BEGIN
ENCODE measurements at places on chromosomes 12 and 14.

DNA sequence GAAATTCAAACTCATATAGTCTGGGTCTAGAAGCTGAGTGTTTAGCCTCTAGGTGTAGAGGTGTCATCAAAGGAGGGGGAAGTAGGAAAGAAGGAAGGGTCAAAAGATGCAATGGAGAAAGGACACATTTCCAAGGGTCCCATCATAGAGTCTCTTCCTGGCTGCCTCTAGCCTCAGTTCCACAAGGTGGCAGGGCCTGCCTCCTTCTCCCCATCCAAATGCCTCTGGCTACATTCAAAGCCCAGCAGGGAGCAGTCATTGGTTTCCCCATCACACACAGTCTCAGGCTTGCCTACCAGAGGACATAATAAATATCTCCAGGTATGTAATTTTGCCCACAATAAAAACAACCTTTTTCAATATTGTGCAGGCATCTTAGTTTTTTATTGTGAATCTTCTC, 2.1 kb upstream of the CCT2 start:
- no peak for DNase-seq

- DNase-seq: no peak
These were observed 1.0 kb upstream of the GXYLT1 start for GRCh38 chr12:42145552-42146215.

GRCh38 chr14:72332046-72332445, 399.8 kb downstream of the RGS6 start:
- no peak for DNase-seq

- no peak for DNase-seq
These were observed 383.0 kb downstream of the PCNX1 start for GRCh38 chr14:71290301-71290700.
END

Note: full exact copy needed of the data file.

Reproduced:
ENCODE measurements at places on chromosomes 12 and 14.

DNA sequence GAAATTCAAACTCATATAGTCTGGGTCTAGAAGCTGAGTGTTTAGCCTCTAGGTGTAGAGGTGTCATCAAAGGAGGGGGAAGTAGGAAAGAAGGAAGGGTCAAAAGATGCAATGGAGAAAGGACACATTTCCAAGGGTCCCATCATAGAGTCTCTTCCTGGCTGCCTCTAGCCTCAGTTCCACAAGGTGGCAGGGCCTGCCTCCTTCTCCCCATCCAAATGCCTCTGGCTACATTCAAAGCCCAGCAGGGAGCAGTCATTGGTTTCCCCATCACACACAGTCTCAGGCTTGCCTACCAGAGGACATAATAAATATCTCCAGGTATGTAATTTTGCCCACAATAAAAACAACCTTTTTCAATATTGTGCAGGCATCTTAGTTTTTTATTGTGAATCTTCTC, 2.1 kb upstream of the CCT2 start:
- no peak for DNase-seq

- DNase-seq: no peak
These were observed 1.0 kb upstream of the GXYLT1 start for GRCh38 chr12:42145552-42146215.

GRCh38 chr14:72332046-72332445, 399.8 kb downstream of the RGS6 start:
- no peak for DNase-seq

- no peak for DNase-seq
These were observed 383.0 kb downstream of the PCNX1 start for GRCh38 chr14:71290301-71290700.